Improving WordPress Performance, June 2013

Our June 2013 meetup was Improving WordPress Performance. Topher DeRosia, Brian Richards, and Chad Warner talked about various ways to make WordPress sites load faster. Below are the video and notes from the meetup.

Also, Brian encouraged the group to get involved in WordCamp Grand Rapids 2013 by volunteering, speaking, and/or sponsoring.


  • Transients temporarily store cached data in the database
    • You can configure them to be stored in cache rather than the database, which is even faster
  • Transients are site-wide, so make sure they should apply to all users
  • You set expiration
  • Transient API
  • Mark Jaquith’s WP-TLC-Transients extends WordPress’ transients
  • Remember where you save transients so you don’t waste time troubleshooting
  • Topher wrote Storing complex queries in transients

Performance testing tools


CloudFlare CDN features

  • No configuration necessary
  • Works with static and dynamic content
  • Always Online™

Web content optimization features

  • Rocket Loader
  • Reduced connections
  • AutoMinify
  • Local storage caching
  • Cache header optimization
  • Asynchronous resource loading
  • JavaScript bundling
  • Aggressive GZIP

W3 Total Cache configuration

  • Follow Installation instructions and accept defaults, then configure the following:
  • WordPress menu > Performance > General Settings > Page cache: Enable
  • Performance > General Settings > CloudFlare
  • Minification: CSS, JavaScript, and HTML
  • Performance > Browser Cache > General > enable/check Set expires header

Ways to improve WordPress performance (in order of increasing complexity)

  1. Caching plugin
  2. nginx, which is faster than Apache for serving static content
  3. Memcache and memcached
  4. APC (Advanced PHP Cache)
    1. Caches code, not content
    2. Turns interpreted code into binary and stores it

WP Super Cache

  • WP Super Cache doesn’t have as many options as W3 Total Cache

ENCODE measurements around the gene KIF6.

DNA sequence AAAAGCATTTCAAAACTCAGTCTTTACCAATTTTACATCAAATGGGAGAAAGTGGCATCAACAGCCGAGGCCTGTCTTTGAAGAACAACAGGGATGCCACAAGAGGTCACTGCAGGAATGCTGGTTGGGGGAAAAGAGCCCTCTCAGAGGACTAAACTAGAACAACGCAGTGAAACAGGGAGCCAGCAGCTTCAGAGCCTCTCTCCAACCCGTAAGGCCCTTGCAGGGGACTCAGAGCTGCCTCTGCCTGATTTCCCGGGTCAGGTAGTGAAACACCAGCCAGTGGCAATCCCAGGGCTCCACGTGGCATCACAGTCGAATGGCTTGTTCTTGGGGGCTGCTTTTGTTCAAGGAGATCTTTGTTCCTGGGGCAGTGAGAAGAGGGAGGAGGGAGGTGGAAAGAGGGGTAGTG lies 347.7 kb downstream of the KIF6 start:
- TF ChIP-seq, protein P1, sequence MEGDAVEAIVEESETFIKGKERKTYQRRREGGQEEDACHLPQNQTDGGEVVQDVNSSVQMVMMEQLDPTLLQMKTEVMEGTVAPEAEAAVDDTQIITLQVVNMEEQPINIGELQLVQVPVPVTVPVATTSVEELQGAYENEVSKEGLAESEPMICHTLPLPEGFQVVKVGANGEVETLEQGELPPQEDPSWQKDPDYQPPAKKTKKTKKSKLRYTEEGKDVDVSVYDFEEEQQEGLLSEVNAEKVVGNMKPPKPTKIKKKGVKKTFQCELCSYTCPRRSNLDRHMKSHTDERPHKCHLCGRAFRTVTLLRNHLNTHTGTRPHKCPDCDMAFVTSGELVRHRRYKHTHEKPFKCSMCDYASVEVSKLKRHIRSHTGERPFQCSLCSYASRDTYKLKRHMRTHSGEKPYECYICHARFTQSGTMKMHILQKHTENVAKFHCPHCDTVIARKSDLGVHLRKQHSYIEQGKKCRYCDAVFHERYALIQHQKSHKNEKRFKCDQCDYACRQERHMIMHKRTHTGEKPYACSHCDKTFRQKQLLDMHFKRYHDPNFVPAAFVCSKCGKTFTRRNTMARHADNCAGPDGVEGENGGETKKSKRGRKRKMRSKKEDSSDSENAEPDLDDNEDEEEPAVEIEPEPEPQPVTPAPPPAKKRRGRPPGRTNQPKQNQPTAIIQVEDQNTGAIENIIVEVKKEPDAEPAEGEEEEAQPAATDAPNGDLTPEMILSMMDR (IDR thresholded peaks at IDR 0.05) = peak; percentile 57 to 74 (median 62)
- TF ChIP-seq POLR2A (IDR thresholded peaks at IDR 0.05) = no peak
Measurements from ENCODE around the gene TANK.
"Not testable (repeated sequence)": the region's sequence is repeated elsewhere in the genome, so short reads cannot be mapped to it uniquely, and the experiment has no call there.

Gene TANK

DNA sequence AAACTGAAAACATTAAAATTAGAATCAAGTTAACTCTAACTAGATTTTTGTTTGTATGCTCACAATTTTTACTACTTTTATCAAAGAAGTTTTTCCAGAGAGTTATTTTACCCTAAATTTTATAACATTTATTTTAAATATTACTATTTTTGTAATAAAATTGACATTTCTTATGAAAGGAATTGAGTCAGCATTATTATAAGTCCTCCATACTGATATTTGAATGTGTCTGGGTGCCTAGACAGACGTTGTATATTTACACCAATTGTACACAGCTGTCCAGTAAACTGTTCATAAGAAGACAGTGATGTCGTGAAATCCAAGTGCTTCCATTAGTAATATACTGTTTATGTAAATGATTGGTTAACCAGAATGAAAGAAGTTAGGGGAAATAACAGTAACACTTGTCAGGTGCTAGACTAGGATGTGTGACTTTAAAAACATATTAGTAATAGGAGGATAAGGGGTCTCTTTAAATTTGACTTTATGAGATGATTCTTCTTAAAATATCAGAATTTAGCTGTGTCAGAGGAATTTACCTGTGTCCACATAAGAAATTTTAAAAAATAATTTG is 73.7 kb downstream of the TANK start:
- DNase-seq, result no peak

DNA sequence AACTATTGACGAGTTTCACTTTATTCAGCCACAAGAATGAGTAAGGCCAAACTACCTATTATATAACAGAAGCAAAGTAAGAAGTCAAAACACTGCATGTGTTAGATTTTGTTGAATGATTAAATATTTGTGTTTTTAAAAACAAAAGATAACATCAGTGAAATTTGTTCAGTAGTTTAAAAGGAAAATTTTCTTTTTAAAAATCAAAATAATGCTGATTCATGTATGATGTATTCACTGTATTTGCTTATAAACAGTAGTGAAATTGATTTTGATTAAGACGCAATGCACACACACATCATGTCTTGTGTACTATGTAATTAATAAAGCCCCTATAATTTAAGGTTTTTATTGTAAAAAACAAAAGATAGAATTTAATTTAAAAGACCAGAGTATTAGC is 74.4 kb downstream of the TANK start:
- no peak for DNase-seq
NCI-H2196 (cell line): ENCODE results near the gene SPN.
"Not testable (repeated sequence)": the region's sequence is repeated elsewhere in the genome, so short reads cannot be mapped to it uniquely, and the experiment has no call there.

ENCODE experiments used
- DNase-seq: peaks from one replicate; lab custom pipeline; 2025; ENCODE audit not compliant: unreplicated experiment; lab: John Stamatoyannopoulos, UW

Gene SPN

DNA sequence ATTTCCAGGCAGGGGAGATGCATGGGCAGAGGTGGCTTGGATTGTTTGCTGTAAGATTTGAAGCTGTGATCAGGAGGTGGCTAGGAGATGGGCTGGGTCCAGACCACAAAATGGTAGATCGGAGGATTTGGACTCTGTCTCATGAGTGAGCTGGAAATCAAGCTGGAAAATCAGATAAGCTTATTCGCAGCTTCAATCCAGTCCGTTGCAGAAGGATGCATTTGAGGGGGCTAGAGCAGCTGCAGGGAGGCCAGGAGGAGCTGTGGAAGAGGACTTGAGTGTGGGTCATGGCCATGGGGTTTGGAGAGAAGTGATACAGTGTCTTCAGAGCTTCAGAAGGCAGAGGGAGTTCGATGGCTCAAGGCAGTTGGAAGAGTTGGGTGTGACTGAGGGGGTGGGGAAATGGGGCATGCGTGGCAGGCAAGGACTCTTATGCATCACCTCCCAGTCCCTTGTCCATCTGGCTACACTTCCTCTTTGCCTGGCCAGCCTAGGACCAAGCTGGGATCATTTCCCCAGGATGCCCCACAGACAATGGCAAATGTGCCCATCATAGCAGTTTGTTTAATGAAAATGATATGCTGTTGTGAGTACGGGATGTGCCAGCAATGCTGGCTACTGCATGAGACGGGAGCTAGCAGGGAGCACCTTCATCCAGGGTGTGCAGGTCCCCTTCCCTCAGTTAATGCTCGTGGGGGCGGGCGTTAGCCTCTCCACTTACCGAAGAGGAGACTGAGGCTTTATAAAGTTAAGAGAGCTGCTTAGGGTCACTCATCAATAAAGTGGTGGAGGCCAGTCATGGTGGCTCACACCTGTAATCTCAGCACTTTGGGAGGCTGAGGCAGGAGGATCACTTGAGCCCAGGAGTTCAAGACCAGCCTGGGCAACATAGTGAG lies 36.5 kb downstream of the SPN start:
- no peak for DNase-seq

• Topher doesn’t like W3 Total Cache because it’s “arrogant” and “rude”; it doesn’t respect other caching plugins.
  • Stores cached files in /wp-content/cache/supercache
  • Simply install and activate to start caching, but configure for better performance

Configuration: Tools > WP Super Cache

  • Advanced tab
    • Select mod_rewrite
    • Enable Don’t cache pages for known users
    • Enable Don’t cache pages with GET parameters
    • Enable Cache rebuild
    • Expiry Time & Garbage Collection
      • Settings depend on your site and preferences
    • Exceptions: configure items that should not be cached
    • Directly Cached Files: specify non-WordPress sites to cache
  • CDN tab: configure for your CDN, if necessary
  • Contents tab: lets you empty the cache
  • Preload tab: crawls site to build the cache
  • Plugins tab: configure plugins that integrate with WP Super Cache
  • Debug tab: used for debugging

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One Comment

  1. Ever consider just generating static pages, that would load far faster, or even just static content, instead of each page, loading 100’s and 1000’s of queries and page logic.

    The more customization you offer, the more you get in the way of the real performance that wordpress just fails at.

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